Everyone’s a cynic! Film, TV, music, books and art about pessimism

From Wall Street savagery to withering R&B, choose art that shows humanity at its most misanthropic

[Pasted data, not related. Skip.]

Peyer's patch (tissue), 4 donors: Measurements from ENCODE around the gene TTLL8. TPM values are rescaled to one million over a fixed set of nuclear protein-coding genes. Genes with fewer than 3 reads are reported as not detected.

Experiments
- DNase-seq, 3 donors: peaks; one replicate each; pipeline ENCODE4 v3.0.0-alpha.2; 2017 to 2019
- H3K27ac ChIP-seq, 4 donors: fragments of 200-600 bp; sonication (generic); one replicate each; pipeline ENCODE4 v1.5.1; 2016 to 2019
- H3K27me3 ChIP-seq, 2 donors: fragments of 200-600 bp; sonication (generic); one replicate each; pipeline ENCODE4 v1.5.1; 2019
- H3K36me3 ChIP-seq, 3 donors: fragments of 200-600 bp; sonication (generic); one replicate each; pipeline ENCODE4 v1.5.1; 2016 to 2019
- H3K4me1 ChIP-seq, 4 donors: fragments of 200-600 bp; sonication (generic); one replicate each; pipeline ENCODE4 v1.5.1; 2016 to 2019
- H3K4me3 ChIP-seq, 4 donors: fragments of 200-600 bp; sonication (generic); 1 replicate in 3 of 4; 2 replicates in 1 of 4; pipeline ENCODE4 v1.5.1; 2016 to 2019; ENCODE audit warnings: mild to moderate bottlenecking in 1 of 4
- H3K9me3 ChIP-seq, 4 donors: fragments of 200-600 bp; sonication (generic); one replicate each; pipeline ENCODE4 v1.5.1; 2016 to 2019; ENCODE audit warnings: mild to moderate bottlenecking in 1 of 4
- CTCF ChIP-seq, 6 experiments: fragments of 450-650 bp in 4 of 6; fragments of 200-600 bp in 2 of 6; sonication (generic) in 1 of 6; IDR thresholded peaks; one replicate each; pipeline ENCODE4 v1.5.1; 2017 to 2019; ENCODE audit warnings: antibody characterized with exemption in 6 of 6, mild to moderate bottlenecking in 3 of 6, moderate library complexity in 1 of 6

Taking place over one night in 2008, Margin Call is a taut display of sharp suits and sharper dialogue, in which the cantankerous colleagues at a Goldman Sachs stand-in have to decide between tanking their company or the world economy. It may lack the zany thrills of The Big Short, but by presenting the bankers as calculated insiders, its critique is altogether more damning. Against stiff competition, head trader Will Emerson (Paul Bettany) is the most cynical (and likable) when he itemises what he spends his enormous salary on to justify his callous choices. But it’s John Tuld (Jeremy Irons in a performance so charmingly evil as to rival his turn as Scar in The Lion King) who ultimately pulls the trigger, “so that we may survive!” Alex Mistlin

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